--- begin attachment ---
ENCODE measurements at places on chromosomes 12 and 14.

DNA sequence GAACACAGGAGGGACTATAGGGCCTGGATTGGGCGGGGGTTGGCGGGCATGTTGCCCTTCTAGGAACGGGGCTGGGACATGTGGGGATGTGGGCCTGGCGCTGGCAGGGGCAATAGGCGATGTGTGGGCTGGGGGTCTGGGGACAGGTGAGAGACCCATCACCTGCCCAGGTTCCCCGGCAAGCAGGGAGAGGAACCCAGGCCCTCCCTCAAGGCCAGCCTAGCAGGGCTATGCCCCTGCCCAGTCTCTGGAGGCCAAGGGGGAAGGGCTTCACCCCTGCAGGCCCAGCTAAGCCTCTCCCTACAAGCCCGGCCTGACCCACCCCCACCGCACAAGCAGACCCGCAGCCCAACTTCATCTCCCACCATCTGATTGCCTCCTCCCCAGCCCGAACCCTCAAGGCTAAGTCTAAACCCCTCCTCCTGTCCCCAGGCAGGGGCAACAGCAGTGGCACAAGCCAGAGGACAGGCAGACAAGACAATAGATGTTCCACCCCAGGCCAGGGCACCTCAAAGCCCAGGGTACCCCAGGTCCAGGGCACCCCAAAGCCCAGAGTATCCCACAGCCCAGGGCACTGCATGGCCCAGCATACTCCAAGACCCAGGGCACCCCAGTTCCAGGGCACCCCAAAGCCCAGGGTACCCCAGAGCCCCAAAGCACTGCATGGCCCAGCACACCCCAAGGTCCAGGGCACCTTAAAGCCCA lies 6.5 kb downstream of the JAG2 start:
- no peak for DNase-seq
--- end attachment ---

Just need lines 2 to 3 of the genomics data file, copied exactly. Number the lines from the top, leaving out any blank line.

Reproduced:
DNA sequence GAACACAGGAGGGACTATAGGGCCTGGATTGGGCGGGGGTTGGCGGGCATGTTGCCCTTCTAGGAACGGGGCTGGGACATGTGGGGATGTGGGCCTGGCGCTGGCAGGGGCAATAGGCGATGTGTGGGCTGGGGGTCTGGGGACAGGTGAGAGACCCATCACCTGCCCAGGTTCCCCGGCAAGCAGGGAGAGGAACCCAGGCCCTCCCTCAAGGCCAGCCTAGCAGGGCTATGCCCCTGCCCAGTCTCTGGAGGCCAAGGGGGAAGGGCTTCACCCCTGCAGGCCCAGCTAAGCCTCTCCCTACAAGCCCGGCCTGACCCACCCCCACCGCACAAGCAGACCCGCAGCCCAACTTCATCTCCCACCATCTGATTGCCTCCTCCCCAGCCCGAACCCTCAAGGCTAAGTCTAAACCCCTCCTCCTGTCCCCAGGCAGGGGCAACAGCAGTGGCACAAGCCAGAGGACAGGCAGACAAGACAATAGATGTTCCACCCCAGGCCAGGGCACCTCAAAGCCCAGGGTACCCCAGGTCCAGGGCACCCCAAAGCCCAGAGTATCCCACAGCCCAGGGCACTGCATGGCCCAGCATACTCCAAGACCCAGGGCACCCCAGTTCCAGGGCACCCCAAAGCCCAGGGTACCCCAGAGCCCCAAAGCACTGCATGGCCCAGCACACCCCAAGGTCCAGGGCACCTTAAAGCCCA lies 6.5 kb downstream of the JAG2 start:
- no peak for DNase-seq